Monday, August 27, 2012

A Room in Rome

There are some books that you know are awful the moment you begin reading, but others whose awfulness creeps up on you, opening gradually in other words like some vaguely threatening tropical orchid. Many years ago I bought A Room in Rome, by the late Vera Cacciatore, sometime curator of the Keats–Shelley Memorial House in the Piazza di Spagna in Rome. This slim volume was evidently translated from the original Italian, C’era una stanza a Roma (1970), very probably by the author herself. It was not until I reached about page 9, on the train to Naples, that I realized I had chanced upon something special. The book begins innocuously enough:
The room in Rome is the room of John Keats. Though he lived in it for only three and a half months, from November 1820 to February 1821—it is still his room, the room of John Keats.
One can forgive, even celebrate, an opening flourish of this kind, involving a novel fusion of anaphora, epistrophe, and anadiplosis, even when it is immediately followed by:
This continuity evinces the magic and strength of Poetry, a proof that the past is always present and ready for a future and that the peculiarity of poetry is to transmute suffering into rest, fear into charm, the vagueness and shapelessness of desire into the ripeness of fulfillment.
However, when eventually I reached page 32, I had to conclude that Signora Cacciatore was laboring under the influence of mind-altering drugs—either in the composition phase, or whilst producing the translation, perhaps both. There is simply no other explanation:
He could not hear Fanny’s name uttered; he could not see Fanny Brawne’s name written. For a poet, the name is a spell. The name frees. The name is a handle to grasp. It is an object without weight; it is a form without an object. To see her name written would be more than I can bear. For a poet, the name is a noose too, the name ensnares, the name imprisons.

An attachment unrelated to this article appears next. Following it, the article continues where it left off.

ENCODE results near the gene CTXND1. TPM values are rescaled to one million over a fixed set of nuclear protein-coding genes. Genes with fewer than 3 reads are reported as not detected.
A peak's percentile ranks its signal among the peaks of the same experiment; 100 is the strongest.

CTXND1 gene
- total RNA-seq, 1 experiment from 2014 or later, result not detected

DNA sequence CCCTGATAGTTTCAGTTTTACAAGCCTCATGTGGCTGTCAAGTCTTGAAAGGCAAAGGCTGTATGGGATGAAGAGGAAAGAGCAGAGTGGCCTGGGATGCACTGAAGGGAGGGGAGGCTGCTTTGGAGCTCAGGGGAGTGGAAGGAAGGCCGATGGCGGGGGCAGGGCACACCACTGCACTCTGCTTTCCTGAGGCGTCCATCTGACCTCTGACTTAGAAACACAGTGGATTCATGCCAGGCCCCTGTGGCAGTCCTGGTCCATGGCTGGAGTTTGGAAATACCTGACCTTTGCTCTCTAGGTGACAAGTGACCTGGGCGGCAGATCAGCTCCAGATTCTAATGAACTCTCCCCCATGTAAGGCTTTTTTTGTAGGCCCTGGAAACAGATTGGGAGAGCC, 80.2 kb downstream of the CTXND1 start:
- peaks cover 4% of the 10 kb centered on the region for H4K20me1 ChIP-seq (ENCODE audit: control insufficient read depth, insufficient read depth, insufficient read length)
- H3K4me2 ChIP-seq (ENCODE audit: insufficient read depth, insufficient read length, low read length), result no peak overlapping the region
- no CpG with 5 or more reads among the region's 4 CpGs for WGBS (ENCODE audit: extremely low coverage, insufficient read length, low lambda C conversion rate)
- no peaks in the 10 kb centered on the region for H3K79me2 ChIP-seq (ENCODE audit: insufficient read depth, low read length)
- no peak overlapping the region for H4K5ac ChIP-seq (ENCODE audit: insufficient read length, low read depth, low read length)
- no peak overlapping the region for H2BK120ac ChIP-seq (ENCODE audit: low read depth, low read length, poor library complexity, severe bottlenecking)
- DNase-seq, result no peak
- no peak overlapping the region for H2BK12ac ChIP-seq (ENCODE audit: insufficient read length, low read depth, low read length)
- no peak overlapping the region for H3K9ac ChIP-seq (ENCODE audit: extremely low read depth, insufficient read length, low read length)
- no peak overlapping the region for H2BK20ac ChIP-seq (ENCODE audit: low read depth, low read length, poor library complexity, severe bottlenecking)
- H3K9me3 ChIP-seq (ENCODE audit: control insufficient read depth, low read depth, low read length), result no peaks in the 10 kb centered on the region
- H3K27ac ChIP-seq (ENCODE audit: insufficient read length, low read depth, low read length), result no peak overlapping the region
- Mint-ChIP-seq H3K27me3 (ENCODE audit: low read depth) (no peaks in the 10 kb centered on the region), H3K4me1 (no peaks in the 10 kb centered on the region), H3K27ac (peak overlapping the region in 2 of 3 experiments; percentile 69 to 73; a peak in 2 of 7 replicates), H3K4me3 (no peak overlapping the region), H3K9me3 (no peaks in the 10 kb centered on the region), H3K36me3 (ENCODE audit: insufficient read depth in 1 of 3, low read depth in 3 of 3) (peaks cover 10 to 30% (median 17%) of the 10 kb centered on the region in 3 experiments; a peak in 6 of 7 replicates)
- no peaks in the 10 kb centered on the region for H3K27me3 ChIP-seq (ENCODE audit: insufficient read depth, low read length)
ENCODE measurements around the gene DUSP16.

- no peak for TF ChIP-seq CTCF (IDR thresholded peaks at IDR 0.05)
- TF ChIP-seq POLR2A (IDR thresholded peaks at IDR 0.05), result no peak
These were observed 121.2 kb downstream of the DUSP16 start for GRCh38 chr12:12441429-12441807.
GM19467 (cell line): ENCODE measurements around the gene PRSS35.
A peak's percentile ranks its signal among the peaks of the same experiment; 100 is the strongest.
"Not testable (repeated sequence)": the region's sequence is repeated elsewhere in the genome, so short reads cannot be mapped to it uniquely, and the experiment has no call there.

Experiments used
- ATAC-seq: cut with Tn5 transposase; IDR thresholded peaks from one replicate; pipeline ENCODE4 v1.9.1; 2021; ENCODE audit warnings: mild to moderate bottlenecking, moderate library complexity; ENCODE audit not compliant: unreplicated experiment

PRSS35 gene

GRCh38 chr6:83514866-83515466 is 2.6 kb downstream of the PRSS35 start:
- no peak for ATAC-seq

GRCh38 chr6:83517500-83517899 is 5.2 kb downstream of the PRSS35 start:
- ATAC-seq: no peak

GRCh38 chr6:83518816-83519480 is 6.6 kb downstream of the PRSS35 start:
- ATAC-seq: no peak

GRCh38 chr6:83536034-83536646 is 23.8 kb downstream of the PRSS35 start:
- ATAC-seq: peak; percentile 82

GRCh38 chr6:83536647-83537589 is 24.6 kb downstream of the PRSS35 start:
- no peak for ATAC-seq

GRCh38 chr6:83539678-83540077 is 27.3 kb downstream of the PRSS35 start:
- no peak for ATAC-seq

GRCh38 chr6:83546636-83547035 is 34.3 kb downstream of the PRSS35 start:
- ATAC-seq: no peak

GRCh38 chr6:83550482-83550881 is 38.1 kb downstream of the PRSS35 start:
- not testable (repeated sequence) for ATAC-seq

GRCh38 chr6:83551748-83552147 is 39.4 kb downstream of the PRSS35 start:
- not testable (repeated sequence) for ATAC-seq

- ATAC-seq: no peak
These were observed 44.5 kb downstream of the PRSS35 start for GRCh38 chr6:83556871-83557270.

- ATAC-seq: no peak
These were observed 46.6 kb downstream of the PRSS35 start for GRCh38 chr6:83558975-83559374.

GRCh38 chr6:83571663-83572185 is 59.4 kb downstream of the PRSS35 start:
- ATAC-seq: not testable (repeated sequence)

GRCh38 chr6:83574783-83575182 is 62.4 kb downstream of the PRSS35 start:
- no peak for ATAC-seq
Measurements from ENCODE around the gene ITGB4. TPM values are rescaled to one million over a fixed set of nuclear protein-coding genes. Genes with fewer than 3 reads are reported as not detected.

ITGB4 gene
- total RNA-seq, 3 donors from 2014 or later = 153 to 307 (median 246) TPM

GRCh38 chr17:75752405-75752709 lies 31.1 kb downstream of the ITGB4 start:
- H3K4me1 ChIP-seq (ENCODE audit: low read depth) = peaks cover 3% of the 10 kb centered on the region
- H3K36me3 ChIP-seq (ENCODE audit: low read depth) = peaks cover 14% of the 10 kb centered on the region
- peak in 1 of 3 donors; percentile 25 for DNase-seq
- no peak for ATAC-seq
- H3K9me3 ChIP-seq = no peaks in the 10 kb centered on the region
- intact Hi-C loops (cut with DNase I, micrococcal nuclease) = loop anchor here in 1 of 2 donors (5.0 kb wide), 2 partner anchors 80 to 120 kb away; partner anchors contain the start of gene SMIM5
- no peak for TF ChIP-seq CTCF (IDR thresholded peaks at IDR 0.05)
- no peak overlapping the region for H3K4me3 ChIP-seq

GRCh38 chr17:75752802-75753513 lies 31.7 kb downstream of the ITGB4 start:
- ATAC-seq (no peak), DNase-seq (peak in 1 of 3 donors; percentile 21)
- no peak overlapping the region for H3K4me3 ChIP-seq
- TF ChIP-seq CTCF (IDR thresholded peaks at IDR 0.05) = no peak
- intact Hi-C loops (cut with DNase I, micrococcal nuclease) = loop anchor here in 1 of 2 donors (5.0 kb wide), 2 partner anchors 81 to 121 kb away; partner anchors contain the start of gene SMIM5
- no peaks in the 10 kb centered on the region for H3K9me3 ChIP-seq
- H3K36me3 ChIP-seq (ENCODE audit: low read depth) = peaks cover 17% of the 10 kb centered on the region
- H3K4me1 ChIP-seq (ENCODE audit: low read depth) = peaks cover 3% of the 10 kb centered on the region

Shelley was very fond of Allegra, and, a fortnight after her death, as he was walking with his friend Edward Williams on the terrace of Casa Magni, he saw a naked child, a child very like Allegra, rise up from the sea, clapping her hands at him as if in joy. He often saw Allegra rising out of the sea in the moonlight and: “There it is again, there…” he would cry. Not only that: once he met the figure of himself walking on the terrace and the phantasm asked: “How long do you mean to be content?” Mary, his wife, thought them dreams, but Shelley would have none of it; he could not be persuaded that they were not walking visions. As a child, he was called mad Shelley…
The second half of the book is a selection of little snippets from the letters of Keats, entitled “When I am in a Room,” but here one misses Signora Cacciatore’s critical commentary, her gift for phrases that roll off the tongue like a brick, and a knack for conjuring images that linger in the mind long afterwards like marsh gas. That said, I have over the years become rather fond of Signora Cacciatore, and wish I could have had the opportunity to meet her in person. It was never to be. To me she will have to remain a name, a spell, a noose, a handle to grasp, or a form without an object.

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